Reading this post, however, has me disgusted that a member of the UFT would go after another by noting that “The Principal then had a lackey run for the job who lost an election to a pro-union teacher.” As someone who is not in the school, and someone who’s wife was out on leave during the entire term when the election in question took place, I am unsure how you came to this conclusion, or who your “sources” were. The individual in question has done absolutely nothing to deserve being called a “lackey,” and has challenged the principal on behalf of the school’s faculty on numerous occasions – the foremost being in the discussions surrounding the SBO that was in the forefront at the same time as the vote for union rep. I could list more examples and go on about this, but ultimately, I know I won’t change your mind. You also fail to point out that the initial election for union rep was a tie and the subsequent election was a nail-biter—so clearly approximately 50% of the faculty disagree with your assessment of his character.

Go ahead and attack the administration all you’d like. But to baselessly attack a teacher who made an admirable decision to run for a position that would require him to volunteer much of his time defending teachers is a disgusting thing to do.

Anonymous said...

Stick to your guns James. This so called teacher advocate who ran for chapter leader is now on the witness list to testify against another UFT member in a 3020a hearing and might be on the witness list to testify against other UFT members too. He routinely puts down teachers and students, particularly special ed students. That "nailbiter" on the second election he lost was by a margin of 57% to 43%. If it was a national election, a 14 point loss would be considered a landslide. Two other people who were going to vote against this so called teacher advocate would have made the total close to 60% in favor of the person who was pro-union who really did stand up to the principal in meetings and is now paying a very steep price.

James Eterno said...

Email me please 8:04 p.m. We have changed the posting but would like to hear the other side of the story for sure.

My wife worked at Humanities for years as did my mother in law and one of the paras at my current school. We have good sources in the school but we do try to be fair here. Just get in touch.

Anonymous said...

I've been on the Consultation Committee for the past three years with a very pro-staff CL. We have been brutally honest in the issues we have brought forward. NOTHING gets resolved, because the principal insists on knowing the names of staff who brought the issues to the committee.

Another question: can the "other professional work" on Tuesdays include consultation committee meetings with the principal?

James Eterno said...

Consultation can only succeed when both sides are working in good faith.

Consultation is contractual work so should be done on school time. I wouldn't expect the UFT to back you up on this unfortunately.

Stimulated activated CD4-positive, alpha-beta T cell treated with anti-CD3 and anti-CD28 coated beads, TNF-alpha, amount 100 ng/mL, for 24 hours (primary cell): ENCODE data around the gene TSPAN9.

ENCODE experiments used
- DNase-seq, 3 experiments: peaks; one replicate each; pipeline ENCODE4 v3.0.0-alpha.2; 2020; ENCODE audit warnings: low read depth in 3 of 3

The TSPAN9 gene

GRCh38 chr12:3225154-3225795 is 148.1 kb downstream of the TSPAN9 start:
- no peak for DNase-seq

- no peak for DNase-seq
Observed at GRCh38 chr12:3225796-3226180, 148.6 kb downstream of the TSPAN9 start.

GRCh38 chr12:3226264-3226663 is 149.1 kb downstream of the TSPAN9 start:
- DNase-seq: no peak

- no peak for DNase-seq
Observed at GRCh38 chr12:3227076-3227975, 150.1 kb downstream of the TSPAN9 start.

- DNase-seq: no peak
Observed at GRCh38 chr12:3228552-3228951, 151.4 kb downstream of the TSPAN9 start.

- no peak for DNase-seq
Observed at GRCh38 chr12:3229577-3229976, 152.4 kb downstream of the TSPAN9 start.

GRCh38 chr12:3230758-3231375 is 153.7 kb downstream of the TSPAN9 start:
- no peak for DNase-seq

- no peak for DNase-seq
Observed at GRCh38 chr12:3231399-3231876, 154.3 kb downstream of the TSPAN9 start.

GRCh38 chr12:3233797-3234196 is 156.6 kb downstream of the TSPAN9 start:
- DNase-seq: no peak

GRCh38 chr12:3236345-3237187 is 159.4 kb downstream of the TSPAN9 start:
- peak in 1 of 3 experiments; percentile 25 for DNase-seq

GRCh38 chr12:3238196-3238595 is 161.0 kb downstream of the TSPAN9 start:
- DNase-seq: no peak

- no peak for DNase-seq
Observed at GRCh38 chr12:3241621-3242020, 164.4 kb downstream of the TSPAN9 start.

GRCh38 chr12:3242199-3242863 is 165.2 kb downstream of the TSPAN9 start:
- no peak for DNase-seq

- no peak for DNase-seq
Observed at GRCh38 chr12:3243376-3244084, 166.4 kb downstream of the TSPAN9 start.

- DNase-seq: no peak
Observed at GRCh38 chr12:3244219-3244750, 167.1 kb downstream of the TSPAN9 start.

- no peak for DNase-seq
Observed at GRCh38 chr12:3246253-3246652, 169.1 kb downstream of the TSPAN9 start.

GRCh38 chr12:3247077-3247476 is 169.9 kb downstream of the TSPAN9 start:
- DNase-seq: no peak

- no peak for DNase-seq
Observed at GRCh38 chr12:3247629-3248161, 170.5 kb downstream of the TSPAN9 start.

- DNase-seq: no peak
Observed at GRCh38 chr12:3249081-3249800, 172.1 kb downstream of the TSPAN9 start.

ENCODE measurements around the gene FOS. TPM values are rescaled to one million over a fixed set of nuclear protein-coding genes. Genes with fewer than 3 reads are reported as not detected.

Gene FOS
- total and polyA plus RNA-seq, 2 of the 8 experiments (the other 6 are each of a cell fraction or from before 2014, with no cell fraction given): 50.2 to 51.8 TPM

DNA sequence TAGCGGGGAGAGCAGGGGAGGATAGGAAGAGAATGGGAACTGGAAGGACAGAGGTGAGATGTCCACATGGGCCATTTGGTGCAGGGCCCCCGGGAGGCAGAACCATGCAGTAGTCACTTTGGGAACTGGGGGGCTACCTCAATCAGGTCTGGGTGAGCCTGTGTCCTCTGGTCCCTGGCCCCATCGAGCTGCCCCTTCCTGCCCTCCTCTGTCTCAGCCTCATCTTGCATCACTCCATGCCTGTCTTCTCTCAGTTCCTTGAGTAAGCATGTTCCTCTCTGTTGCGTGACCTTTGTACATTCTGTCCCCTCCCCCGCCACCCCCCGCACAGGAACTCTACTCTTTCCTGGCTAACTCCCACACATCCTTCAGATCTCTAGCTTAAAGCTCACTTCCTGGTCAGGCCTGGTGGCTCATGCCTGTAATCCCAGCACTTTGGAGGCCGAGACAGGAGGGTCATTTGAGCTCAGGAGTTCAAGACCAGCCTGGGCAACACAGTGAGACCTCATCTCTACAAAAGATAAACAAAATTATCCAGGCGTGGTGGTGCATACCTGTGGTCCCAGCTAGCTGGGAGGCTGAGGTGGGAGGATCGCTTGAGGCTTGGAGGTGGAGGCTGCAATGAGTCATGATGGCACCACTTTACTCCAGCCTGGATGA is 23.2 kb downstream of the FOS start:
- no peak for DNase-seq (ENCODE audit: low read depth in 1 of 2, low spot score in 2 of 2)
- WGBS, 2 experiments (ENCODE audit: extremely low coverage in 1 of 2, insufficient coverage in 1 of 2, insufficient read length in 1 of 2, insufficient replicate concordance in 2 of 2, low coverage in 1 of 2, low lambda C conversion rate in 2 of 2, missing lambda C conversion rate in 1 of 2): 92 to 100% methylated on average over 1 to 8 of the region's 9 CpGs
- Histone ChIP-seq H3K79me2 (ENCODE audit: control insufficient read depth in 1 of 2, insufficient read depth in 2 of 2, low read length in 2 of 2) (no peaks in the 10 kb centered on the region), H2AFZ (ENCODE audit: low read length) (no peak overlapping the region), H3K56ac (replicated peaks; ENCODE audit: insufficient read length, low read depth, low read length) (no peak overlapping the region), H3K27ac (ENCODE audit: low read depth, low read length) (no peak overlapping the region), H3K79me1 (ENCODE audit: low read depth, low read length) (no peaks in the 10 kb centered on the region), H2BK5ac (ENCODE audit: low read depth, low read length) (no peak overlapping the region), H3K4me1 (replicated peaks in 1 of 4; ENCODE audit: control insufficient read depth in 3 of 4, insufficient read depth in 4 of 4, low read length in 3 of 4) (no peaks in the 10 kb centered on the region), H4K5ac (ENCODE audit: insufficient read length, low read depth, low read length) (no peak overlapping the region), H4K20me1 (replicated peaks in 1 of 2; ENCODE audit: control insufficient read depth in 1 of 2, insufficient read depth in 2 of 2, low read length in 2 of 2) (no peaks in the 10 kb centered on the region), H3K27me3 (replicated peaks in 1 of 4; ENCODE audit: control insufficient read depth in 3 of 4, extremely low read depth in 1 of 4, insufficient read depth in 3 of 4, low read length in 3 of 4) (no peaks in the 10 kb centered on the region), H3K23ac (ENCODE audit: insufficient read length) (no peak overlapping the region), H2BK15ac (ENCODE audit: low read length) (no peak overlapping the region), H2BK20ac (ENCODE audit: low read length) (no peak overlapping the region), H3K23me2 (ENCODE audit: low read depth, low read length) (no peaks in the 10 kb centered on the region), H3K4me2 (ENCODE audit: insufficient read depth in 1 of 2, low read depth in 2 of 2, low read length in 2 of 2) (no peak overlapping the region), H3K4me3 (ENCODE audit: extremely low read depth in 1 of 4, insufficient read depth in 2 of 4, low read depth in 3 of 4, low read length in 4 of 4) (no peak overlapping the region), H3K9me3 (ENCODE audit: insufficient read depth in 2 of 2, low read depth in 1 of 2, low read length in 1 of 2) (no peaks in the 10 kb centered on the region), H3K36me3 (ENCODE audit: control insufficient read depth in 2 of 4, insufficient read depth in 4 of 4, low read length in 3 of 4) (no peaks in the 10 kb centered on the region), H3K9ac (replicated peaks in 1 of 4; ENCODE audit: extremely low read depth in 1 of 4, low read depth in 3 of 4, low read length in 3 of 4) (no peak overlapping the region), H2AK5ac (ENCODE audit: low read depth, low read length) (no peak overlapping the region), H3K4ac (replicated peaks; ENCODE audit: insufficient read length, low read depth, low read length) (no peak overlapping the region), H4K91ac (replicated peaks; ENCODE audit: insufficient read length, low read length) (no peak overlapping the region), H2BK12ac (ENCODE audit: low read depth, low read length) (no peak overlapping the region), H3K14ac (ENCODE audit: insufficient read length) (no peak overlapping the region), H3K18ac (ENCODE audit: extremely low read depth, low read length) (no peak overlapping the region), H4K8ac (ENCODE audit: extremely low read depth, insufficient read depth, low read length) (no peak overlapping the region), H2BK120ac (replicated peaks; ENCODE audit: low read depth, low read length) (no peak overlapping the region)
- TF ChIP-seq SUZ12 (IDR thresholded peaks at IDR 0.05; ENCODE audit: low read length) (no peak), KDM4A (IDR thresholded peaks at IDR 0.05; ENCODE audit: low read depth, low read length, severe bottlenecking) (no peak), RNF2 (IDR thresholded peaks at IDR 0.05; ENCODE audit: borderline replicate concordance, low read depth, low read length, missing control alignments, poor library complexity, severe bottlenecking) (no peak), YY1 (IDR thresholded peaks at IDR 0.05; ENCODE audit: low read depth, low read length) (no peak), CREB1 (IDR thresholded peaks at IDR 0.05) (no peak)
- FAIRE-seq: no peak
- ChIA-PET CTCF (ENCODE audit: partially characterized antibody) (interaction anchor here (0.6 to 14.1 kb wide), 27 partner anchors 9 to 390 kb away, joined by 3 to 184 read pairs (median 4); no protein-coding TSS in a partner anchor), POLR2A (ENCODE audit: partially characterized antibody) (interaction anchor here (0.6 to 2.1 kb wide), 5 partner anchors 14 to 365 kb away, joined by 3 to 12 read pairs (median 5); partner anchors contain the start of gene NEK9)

Anonymous said...

Thanks James- my CL is really pushing to get this done on school time this year. Sad that the school environment is so hideous nobody wants to stay even one minute longer than they have to.

Anonymous said...

How about Amy Yager at Cypress in FK Lane with her 9 % college ready rate and her school stinking of weed?

Anonymous said...

Just sweep the crap that happens in a school under the rug and rate teachers poorly and the superintendents will back principals.

Anonymous said...

how much extra will uft fleece us for in dues on the 10/15 check? Remember, its not a raise, but they still rob us? For money that's been held back for 10 years?

Anonymous said...

The UFT is counting on members not noticing, a.k.a. being stupid, like they were when the contract came up for a vote amd then they voted for it without knowing what the hell was really going on.

Anonymous said...

Hey James, wasnt one of the staples of the last contract paperwork reduction? My school uses jupiter grades. So im supposed to do 150 grades a day for classwork, plus quizzes, projects hw, plus attendance, then they say that doesnt count as parent contact even though it goes to students and parents and is visible, then im supposed to call parents on top. Huh?

waitingforsupport said...

@6:22 pm Absolutely. Tell parents and students that they are possibly receiving a subpar education because the principal demands 90% grad rate should wake folks up. We must somehow tell parents the truth about the game of education in Nyc.

waitingforsupport said...

University Neighborhood HS in Manhattan has a high turnover. CL pro union was hungout to dry and abandoned by colleagues. ATRs have complained about the treatment received to no avail. Magically the grad rate improves annually but college readiness is low. Speak up and get targeted. UFT has come in and left without changing the tone. I have two friends who have told me that they will try to leave in January because it's unbearable and toxic--not the kids--it's admin.

James Eterno said...

I hear this story in so many schools. Stay as united as possible and document everything just in case. File grievances and any other charges right away as soon as you know you are being targeted. Do not wait.

Anonymous said...

Hey James, wasnt one of the staples of the last contract paperwork reduction? My school uses jupiter grades. So im supposed to do 150 grades a day for classwork, plus quizzes, projects hw, plus attendance, then they say that doesnt count as parent contact even though it goes to students and parents and is visible, then im supposed to call parents on top. Huh?

James Eterno said...

Inform chapter leader and then district rep. Put it on the record. This certainly is a parent contact. I might call only if there are real issues with a student but I think you are talking about mass phone calls?

Anonymous said...

They said it doesnt count, so if questioned later, if I say, "but i spent how many hours a day entering stuff in", electronic is considered paperwork, they say it doesnt count...Then why am i doing it in the first place? if parents dont check, and the students get quizzes and HWs handed back to them...

Anonymous said...